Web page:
In the previous article we have seen the programs and logic relating to figuring out the largest of three numbers provided by user, in this article we will look at how to implement Leap Year logic in Python. Leap year is the year in which an additional day exists in February, and occurs about every 4 years. Before we look at the Leap Year program in Python and it’s appropriate logic let us try to solve a common puzzle/riddle.

**Leap Year problem**

`Two people are born in the same year in 1948. In 2020, one person celebrates 72th Birthday but the other celebrates their 18th Birthday. How is this possible?`

The answer to this common puzzle is that the second person was born on Feb 29th of 1948 (which was a leap year) and has hence celebrated their birthday only during the leap years. In reality, people who are born on 29th Feb of a Leap year often choose to celebrate their birthday on Feb 28th or March 1st rather than waiting for a leap year to celebrate it. But for the sake of furthering our understanding we have ignored that particular practical aspect.

So how do we decide whether a given year is a leap year or not? There are two rules by which we have to adhere to determine whether a given year is a leap year.

**Rule 1: Multiple of 4 but not a multiple of 100**

Ex: 1948, 1952, 1956, 1960 and so on…..

**Rule 2: It is a Multiple of 400**

Rule 2 implies that there are some possible exceptions to the exclusion of multiples of 100 in the first rule.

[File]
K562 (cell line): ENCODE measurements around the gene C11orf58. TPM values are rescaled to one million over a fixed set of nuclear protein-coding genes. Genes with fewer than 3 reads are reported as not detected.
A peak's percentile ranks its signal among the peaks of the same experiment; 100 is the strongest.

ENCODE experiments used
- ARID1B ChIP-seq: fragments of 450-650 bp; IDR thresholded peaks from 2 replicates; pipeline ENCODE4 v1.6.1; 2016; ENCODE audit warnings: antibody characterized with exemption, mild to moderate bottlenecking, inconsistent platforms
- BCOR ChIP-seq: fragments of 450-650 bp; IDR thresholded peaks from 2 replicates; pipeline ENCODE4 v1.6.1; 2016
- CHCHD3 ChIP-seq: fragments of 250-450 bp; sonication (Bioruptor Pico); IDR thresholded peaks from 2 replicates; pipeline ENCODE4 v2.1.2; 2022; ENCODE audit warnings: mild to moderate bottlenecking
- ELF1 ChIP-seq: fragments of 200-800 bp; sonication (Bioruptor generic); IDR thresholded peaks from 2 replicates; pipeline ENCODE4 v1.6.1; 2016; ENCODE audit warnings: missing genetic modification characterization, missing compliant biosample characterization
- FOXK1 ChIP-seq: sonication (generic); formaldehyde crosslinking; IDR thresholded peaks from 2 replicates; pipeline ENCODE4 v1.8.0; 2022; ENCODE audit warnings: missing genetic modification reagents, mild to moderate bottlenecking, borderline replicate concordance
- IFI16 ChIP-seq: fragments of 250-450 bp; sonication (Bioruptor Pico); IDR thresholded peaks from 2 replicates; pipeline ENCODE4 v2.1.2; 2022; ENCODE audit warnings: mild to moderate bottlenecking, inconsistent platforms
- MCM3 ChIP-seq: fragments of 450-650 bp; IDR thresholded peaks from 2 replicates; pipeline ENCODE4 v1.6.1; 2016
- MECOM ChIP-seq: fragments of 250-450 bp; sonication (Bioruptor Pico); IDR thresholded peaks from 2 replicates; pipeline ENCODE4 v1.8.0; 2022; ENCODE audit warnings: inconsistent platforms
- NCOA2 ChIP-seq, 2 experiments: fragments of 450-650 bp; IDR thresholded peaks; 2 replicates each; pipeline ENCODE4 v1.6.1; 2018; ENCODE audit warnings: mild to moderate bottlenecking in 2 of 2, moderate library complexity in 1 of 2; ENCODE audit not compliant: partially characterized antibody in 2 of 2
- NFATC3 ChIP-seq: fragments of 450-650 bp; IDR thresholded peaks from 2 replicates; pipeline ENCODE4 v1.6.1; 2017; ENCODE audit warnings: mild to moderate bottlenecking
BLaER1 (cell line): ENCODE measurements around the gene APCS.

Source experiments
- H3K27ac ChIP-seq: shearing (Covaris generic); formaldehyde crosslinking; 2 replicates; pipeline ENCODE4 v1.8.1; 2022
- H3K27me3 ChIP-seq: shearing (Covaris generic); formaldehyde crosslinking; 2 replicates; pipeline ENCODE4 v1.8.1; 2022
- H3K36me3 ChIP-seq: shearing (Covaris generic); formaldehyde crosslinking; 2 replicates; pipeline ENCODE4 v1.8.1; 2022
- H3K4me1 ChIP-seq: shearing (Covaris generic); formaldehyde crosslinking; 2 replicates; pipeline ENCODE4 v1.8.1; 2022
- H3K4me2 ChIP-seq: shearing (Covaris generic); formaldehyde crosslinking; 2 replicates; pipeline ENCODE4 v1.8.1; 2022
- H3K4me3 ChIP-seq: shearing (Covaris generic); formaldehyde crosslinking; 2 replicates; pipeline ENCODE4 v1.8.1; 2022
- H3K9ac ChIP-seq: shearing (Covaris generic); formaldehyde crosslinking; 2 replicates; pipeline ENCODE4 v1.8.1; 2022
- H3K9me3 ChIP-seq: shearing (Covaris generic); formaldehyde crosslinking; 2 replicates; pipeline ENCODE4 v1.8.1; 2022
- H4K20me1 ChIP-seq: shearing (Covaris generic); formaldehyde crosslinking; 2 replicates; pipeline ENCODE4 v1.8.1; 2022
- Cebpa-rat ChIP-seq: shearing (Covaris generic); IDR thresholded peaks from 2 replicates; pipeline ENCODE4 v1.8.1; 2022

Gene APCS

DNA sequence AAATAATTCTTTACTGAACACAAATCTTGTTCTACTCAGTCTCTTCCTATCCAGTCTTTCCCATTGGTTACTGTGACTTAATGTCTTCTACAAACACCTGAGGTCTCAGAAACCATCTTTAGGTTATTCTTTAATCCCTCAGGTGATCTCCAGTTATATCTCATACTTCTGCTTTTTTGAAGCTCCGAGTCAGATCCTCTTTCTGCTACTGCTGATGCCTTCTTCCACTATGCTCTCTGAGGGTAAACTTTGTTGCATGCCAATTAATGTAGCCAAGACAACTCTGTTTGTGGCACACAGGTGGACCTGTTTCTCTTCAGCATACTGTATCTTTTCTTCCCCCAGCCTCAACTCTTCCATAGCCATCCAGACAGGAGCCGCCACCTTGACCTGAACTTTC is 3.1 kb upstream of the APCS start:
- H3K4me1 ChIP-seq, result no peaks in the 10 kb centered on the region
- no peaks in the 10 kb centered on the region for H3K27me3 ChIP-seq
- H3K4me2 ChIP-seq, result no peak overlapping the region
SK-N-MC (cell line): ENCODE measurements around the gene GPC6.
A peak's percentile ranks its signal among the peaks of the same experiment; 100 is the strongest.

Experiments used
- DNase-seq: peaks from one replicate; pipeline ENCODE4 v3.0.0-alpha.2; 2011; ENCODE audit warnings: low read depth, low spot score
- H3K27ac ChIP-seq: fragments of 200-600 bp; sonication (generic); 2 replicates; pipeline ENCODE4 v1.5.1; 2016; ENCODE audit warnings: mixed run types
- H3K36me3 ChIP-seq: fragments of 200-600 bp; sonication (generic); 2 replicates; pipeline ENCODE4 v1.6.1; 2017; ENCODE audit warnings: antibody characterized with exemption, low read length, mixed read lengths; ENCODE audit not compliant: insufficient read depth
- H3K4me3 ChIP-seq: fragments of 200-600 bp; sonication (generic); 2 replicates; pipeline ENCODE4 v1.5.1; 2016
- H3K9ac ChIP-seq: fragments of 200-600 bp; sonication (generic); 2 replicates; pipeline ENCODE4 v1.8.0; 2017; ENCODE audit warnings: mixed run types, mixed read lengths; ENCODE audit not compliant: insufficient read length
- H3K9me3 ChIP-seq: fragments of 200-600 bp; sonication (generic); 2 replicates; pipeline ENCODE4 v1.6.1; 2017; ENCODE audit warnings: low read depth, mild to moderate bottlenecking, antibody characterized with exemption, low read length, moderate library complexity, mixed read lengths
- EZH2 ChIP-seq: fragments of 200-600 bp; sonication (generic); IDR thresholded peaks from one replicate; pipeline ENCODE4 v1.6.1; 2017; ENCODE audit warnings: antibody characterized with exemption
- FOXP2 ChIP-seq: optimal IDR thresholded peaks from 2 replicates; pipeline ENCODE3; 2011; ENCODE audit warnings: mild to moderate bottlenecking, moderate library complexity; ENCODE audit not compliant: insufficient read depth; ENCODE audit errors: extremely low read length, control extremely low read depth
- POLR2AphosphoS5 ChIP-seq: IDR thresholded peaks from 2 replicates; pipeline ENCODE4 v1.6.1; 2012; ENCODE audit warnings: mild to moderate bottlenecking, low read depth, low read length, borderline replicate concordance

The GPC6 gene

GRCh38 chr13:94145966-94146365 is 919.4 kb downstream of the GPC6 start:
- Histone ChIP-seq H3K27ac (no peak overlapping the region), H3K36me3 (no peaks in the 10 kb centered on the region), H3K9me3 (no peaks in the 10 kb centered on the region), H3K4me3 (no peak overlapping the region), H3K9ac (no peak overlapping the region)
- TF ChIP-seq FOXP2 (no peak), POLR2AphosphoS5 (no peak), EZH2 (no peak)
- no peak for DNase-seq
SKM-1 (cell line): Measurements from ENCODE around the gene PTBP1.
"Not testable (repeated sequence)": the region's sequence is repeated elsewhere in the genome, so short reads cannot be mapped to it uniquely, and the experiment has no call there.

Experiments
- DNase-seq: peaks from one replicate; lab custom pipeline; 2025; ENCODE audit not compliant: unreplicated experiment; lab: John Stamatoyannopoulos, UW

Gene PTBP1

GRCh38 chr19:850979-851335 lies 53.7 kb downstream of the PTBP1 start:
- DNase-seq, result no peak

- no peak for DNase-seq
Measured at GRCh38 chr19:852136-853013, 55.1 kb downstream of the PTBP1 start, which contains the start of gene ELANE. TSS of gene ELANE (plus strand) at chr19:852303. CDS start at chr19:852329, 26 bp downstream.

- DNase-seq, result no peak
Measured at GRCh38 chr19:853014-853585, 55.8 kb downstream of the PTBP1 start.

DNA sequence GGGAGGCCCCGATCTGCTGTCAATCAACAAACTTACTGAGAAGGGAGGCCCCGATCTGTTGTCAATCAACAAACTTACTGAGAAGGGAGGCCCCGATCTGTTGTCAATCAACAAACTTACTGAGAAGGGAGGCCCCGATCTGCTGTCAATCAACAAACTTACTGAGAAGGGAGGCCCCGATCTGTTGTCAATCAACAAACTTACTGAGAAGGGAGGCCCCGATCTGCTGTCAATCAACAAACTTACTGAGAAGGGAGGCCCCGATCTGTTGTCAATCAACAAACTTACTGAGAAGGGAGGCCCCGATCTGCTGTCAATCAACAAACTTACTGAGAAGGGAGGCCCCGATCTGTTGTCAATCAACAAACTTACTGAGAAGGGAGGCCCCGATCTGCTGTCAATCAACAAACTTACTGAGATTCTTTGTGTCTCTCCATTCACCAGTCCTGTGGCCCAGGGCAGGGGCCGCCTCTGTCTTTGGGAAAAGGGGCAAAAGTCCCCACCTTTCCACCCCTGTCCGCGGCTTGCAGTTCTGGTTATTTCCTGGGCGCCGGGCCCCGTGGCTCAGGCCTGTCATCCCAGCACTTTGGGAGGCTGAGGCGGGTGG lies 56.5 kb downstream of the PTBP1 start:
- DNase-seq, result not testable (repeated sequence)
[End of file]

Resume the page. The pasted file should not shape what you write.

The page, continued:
Ex:1200, 1600, 2000, 2400, and so on…..**Note**: Years like **2100, 2200, 2300, 2500** are **NOT Loop**.

**Implementation of Leap Year program in Python**

```
y = int(input("Enter Year"))
if y%4 == 0 and y%100 != 0:
print("Yes") # Rule 1
elif y%400 == 0:
print("Yes") # Rule 2
else:
print("No")
```

**Output:**
Enter Year: 2012
Yes
Enter Year: 2019
No

In the above program we check the condition of the loop year by the consideration of whether it is a multiple of 4, alongside with ensuring that the year is not a multiple of 100 which is to satisfy the first rule. If it fails this condition, to account for the second rule we also ensure whether or not the year given happens to be a multiple of 400. If either of the conditions based on the rule provisions are correct we obtain a “Yes”, in any other condition we obtain a “No”.

Thus, we have gone through the implementation of Leap Year program in Python, in the next subsequent article we will explore the implementation of a calculator in Python.